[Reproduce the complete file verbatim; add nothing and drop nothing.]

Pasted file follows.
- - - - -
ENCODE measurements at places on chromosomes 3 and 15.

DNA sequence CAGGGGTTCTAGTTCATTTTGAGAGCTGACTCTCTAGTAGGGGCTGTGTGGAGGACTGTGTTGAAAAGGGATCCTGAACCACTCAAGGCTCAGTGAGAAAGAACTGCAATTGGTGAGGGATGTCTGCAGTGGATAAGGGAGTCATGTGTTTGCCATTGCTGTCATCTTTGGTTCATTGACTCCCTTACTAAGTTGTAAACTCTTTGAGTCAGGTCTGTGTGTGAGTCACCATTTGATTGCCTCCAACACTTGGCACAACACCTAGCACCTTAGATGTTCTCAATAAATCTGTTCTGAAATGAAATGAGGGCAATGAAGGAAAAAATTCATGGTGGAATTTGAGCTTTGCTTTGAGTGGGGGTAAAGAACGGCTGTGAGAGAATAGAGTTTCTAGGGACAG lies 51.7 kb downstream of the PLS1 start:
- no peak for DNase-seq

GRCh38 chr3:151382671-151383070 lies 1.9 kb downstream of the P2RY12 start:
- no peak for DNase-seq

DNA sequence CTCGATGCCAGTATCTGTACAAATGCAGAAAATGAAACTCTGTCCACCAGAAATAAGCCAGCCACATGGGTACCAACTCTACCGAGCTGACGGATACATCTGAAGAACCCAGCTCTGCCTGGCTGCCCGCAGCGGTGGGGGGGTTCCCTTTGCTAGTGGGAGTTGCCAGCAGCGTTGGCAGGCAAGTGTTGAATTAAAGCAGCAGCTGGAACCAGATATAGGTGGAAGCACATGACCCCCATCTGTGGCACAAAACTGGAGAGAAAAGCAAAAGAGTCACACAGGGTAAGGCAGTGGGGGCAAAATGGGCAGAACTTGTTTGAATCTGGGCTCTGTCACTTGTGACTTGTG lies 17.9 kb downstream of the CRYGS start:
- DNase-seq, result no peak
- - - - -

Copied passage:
ENCODE measurements at places on chromosomes 3 and 15.

DNA sequence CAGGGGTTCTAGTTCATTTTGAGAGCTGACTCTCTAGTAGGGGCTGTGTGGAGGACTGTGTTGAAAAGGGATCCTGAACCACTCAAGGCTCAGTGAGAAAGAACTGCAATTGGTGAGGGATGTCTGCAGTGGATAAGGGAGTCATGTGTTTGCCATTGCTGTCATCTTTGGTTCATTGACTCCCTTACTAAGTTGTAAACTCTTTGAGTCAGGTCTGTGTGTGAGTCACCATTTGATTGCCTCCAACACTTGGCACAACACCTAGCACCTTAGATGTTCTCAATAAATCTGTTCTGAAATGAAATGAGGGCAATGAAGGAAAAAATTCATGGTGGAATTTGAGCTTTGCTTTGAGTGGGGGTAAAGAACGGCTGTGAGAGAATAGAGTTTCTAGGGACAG lies 51.7 kb downstream of the PLS1 start:
- no peak for DNase-seq

GRCh38 chr3:151382671-151383070 lies 1.9 kb downstream of the P2RY12 start:
- no peak for DNase-seq

DNA sequence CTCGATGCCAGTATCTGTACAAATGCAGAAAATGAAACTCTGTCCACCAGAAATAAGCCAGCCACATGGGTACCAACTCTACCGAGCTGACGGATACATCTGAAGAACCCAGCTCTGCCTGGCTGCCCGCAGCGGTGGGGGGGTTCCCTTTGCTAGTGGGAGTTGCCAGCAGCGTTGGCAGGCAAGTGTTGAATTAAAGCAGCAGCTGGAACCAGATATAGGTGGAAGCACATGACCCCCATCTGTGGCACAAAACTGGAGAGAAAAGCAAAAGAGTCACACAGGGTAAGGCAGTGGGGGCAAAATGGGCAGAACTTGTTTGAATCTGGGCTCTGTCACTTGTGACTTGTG lies 17.9 kb downstream of the CRYGS start:
- DNase-seq, result no peak